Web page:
Normally this time of year, Progressive Field is filled with cheering Cleveland Indians fans and fireworks. Now because of the pandemic, Major League Baseball players and owners are locked in contentious negotiations to start the season around July 4 without fans. WKSU sports commentator Terry Pluto says the baseball blues are setting in.
Missing the "soundtrack to summer"
There's still no deal in place to begin the season that's been delayed since March 26. In addition to disagreeing over how players would be paid, there's concerns about how to keep players and staff safe from the coronavirus. And now that Memorial Day has passed and the weather is warming up, Pluto is getting impatient for the game to return, especially on the radio.
And he said with 162 games in a season, the broadcasters become comforting voices.
“They’re almost like family friends to people who like baseball,” he said. “With baseball, it's just kind of on in the background. Then, when something happens, their voice goes up, and you stop and listen to it. Then you go back to whatever you're doing, and it's just kind of humming in the background.”
Pluto said baseball is the perfect game for TV or radio.
“People would be locked into it. Because you could see how people locked into the NFL draft and free agency," he said.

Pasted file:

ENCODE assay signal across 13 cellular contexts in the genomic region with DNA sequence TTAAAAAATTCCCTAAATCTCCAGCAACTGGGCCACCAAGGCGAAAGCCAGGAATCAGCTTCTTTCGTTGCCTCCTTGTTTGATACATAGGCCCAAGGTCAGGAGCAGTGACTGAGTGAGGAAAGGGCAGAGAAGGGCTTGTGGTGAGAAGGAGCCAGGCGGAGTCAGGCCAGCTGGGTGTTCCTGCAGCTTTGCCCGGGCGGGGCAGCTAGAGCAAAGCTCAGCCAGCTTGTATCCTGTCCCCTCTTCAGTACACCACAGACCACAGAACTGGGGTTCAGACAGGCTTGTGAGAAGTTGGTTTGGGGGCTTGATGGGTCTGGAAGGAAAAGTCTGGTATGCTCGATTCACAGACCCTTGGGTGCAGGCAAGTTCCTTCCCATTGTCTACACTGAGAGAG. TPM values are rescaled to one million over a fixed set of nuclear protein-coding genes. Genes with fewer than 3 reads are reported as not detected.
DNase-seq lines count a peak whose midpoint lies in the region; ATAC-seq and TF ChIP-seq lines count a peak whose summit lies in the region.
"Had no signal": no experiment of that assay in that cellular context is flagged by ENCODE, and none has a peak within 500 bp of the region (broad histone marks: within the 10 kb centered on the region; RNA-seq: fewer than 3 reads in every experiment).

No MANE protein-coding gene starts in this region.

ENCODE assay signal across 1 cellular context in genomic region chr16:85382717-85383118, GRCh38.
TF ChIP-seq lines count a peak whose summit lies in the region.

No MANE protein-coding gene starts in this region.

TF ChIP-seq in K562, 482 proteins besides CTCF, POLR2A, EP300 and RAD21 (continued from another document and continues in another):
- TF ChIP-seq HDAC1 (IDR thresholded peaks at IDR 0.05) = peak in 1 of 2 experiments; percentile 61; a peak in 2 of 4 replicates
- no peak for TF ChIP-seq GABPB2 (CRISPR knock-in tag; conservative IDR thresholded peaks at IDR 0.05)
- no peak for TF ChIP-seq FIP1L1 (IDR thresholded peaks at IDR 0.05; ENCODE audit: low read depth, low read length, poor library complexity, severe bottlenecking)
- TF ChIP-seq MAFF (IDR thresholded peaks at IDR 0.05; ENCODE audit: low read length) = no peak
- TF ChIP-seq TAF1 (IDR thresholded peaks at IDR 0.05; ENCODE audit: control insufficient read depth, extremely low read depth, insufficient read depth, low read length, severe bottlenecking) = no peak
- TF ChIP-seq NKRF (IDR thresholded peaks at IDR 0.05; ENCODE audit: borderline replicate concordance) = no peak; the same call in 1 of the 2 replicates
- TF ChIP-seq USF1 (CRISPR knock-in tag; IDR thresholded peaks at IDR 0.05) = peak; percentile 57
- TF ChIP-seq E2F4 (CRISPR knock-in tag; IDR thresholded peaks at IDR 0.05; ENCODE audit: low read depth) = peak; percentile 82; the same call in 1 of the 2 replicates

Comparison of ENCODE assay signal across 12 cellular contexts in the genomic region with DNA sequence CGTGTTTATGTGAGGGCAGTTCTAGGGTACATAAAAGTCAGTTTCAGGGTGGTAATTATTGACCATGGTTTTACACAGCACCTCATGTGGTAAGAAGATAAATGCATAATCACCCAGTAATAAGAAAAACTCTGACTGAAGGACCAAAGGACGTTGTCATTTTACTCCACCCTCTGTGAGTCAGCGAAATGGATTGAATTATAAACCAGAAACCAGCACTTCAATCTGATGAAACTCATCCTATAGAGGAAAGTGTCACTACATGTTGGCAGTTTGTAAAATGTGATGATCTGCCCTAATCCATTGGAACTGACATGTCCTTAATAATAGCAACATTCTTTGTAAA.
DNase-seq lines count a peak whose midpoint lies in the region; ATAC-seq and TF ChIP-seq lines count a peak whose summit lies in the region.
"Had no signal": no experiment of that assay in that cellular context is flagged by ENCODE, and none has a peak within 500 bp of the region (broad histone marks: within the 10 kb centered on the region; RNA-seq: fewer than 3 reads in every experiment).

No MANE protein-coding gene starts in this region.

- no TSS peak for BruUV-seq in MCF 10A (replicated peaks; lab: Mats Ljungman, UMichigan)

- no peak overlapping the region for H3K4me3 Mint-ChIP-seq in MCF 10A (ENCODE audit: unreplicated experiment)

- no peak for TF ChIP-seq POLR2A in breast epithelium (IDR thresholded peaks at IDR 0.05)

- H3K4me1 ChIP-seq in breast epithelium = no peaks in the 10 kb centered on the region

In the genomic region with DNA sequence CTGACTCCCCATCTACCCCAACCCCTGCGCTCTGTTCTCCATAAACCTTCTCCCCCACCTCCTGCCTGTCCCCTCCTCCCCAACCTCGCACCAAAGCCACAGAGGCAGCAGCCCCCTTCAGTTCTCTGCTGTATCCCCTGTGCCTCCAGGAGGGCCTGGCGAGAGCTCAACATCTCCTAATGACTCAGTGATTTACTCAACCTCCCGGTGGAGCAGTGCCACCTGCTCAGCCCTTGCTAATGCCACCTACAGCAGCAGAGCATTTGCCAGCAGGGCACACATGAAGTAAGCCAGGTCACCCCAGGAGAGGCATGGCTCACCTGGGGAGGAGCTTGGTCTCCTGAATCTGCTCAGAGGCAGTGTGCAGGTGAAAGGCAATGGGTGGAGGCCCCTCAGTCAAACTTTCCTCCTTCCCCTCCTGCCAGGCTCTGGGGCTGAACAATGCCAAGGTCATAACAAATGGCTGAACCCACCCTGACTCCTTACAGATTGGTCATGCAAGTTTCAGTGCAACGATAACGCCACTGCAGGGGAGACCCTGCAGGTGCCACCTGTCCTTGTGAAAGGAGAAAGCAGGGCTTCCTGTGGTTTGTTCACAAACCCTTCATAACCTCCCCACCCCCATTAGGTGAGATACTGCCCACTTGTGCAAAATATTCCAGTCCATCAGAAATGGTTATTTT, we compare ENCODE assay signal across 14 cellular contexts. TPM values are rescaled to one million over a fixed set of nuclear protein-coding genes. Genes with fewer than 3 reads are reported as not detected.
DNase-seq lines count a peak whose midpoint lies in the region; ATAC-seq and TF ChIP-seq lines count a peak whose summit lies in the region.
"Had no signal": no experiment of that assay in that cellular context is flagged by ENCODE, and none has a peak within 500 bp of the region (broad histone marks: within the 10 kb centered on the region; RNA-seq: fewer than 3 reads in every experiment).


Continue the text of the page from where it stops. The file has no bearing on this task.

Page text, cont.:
A summertime soap opera
As for on the field, Pluto said the season unfolds like a good story.
“Whether your team is good or bad, you're making trades, or you may make trades. If you're bad, you've got all these players in the farm system, if you want to bring these guys up," he said. "It’s like a long summertime soap opera or serial, you could just keep introducing new characters all summer."
Pluto recalled spring training in 2019, when three unknown pitchers became household names.
"I don't think most fans ever heard of Aaron Civale or Zach Plesac. Some may have heard of Shane Bieber. These guys come up, (and) they're people you grab on to. They supplement your regular stars, and they can give hope to a season. (The Indians) were disastrous last year. They were 29-30 at one point, and they got back into contention. It was a storyline."
How will fans respond?
Pluto said he wonders how fans will respond to this season’s delay.
“If (baseball) comes back this year, the TV and radio ratings will be very high. If they mess this whole thing up, next year they're going to be in big trouble. They won't be able to sell a ticket, and people will be very bitter," he said. "The NBA is going to figure out how to get something going. And the NFL will play flag football in the parking lot to put it on TV, because they understand their fan base."